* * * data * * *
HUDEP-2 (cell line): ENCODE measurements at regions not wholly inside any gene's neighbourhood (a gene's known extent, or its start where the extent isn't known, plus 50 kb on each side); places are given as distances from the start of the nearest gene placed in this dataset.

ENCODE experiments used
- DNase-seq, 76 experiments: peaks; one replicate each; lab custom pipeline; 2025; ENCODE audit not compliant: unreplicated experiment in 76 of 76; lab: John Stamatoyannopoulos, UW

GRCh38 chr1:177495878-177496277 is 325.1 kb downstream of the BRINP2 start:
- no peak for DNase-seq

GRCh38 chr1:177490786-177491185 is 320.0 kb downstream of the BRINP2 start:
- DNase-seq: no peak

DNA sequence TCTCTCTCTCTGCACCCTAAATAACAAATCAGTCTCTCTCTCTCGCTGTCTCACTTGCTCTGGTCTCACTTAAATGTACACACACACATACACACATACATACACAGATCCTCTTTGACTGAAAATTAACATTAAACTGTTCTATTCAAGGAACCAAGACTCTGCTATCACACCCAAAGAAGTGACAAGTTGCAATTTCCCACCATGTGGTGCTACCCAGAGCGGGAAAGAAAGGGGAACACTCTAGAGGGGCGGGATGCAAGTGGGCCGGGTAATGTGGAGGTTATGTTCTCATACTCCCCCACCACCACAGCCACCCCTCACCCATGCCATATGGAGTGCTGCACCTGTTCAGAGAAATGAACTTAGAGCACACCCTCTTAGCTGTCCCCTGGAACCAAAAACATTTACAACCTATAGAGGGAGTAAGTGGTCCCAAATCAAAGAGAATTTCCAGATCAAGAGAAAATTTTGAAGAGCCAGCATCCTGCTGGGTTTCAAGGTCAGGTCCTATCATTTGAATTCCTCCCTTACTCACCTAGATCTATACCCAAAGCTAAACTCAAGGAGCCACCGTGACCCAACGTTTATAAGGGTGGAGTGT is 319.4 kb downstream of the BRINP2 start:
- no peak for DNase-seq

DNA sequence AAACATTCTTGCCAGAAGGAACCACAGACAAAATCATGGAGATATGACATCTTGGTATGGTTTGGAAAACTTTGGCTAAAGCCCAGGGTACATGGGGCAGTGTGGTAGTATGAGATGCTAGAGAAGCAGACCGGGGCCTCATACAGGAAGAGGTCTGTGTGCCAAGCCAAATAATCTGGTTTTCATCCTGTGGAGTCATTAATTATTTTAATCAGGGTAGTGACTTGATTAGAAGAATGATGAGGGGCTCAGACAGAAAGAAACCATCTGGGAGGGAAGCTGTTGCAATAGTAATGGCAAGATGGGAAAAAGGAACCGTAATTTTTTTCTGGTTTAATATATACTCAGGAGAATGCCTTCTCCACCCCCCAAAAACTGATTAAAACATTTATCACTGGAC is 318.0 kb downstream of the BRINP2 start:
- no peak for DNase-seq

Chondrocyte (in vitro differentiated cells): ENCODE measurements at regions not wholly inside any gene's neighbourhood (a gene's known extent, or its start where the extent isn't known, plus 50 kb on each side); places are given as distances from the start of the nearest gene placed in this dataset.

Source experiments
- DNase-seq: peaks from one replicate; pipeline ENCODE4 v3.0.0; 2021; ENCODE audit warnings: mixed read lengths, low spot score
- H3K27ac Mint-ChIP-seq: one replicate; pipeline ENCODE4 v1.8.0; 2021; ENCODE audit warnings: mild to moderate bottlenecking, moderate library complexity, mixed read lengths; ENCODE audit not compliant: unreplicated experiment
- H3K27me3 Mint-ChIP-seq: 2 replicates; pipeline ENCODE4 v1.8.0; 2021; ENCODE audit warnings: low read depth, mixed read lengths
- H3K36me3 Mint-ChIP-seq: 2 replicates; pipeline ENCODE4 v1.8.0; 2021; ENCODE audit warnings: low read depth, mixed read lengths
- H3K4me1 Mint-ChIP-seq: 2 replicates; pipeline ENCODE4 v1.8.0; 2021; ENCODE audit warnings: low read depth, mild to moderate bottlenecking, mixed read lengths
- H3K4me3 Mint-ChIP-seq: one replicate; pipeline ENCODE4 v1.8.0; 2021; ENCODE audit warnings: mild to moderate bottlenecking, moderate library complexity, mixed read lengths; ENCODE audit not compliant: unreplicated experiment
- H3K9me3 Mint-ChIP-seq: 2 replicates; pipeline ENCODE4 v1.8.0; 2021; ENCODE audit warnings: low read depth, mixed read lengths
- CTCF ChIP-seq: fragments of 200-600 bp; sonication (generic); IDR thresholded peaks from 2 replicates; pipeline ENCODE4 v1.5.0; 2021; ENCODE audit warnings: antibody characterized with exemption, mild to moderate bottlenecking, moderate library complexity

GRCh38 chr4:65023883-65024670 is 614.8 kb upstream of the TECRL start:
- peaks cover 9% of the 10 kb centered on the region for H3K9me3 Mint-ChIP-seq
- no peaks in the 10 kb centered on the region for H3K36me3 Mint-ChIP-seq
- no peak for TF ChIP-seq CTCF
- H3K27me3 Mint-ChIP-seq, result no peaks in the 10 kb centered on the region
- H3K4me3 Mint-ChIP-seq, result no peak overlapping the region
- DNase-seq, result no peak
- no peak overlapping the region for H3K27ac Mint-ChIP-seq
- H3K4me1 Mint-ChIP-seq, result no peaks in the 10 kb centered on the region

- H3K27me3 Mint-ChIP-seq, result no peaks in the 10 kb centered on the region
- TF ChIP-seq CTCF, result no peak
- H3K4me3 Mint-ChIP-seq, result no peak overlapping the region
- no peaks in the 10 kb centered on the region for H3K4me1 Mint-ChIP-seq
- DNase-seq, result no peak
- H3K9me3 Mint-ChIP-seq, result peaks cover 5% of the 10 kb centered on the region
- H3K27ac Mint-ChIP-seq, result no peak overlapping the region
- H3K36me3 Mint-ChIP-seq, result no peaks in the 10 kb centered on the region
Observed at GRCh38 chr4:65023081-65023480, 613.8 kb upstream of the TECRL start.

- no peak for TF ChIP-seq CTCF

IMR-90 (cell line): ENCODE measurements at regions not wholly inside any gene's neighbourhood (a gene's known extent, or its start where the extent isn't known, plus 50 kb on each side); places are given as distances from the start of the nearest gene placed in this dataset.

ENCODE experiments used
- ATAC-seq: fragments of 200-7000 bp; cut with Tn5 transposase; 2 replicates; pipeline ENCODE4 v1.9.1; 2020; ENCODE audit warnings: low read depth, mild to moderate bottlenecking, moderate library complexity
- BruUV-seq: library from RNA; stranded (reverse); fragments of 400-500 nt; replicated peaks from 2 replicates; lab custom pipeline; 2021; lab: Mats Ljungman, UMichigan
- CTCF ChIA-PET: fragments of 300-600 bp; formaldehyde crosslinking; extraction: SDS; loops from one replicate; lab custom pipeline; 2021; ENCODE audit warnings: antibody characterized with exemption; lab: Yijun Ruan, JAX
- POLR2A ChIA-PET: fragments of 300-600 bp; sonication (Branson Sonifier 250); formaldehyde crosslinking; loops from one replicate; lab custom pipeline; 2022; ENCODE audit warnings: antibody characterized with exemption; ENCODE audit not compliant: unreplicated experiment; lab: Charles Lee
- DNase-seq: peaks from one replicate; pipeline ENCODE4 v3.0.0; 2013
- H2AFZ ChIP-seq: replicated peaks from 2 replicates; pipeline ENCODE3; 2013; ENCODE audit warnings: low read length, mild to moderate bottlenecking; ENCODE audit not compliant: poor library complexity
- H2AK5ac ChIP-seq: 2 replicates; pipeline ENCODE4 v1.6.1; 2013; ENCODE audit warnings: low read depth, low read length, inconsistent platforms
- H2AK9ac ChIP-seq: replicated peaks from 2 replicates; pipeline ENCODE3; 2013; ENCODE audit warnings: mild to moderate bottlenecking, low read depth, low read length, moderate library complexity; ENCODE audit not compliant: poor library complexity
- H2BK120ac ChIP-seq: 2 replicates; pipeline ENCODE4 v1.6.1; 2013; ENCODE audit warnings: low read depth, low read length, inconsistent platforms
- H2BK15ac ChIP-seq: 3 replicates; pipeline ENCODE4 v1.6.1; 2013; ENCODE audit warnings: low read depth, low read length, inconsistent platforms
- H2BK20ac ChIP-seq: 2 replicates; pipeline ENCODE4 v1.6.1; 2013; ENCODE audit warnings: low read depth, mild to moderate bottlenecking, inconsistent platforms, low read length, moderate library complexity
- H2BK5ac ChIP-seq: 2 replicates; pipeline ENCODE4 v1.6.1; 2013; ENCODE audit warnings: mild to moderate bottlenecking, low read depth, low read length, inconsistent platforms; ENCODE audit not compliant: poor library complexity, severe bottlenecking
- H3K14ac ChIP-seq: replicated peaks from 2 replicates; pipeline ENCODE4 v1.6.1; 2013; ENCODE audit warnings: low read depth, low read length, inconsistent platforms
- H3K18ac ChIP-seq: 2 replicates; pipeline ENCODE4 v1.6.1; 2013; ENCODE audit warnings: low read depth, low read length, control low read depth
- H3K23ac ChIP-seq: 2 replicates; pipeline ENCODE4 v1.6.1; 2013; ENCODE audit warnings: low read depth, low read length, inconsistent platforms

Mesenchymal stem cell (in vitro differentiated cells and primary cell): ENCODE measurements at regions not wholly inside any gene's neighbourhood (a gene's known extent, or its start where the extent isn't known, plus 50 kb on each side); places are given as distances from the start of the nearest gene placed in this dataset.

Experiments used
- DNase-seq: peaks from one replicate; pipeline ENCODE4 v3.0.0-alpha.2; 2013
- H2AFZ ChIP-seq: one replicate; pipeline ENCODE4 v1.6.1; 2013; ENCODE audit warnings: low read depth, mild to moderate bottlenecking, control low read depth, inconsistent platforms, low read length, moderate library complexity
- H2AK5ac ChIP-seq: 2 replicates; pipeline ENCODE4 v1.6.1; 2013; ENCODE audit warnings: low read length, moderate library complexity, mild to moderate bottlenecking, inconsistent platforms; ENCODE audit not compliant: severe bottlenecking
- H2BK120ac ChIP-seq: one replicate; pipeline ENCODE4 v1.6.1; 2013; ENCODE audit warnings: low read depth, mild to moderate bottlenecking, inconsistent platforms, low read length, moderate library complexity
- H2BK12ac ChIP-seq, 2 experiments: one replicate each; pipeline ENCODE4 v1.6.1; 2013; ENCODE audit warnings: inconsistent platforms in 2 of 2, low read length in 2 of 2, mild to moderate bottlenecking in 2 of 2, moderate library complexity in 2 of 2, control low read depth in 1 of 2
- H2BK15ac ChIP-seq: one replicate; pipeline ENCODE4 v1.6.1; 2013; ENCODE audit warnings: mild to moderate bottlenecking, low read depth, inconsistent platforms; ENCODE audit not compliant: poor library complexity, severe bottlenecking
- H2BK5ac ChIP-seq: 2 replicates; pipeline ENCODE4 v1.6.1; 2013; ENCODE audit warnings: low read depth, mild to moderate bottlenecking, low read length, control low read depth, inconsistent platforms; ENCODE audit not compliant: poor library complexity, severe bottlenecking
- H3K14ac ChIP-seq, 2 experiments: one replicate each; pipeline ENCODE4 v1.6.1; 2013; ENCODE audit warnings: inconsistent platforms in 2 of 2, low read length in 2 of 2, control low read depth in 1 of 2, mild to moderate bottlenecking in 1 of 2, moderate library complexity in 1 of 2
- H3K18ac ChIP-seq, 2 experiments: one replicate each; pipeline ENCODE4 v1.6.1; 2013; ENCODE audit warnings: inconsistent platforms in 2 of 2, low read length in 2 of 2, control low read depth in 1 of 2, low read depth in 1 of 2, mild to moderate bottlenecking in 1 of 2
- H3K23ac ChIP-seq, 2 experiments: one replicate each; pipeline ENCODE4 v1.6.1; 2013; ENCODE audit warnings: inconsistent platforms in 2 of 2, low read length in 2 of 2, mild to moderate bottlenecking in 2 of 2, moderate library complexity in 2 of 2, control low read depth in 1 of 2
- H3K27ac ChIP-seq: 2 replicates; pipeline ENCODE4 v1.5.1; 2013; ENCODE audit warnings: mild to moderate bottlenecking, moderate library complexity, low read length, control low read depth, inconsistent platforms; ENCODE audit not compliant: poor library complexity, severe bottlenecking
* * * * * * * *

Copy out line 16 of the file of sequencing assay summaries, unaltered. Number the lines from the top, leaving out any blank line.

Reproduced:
- H3K27me3 Mint-ChIP-seq: 2 replicates; pipeline ENCODE4 v1.8.0; 2021; ENCODE audit warnings: low read depth, mixed read lengths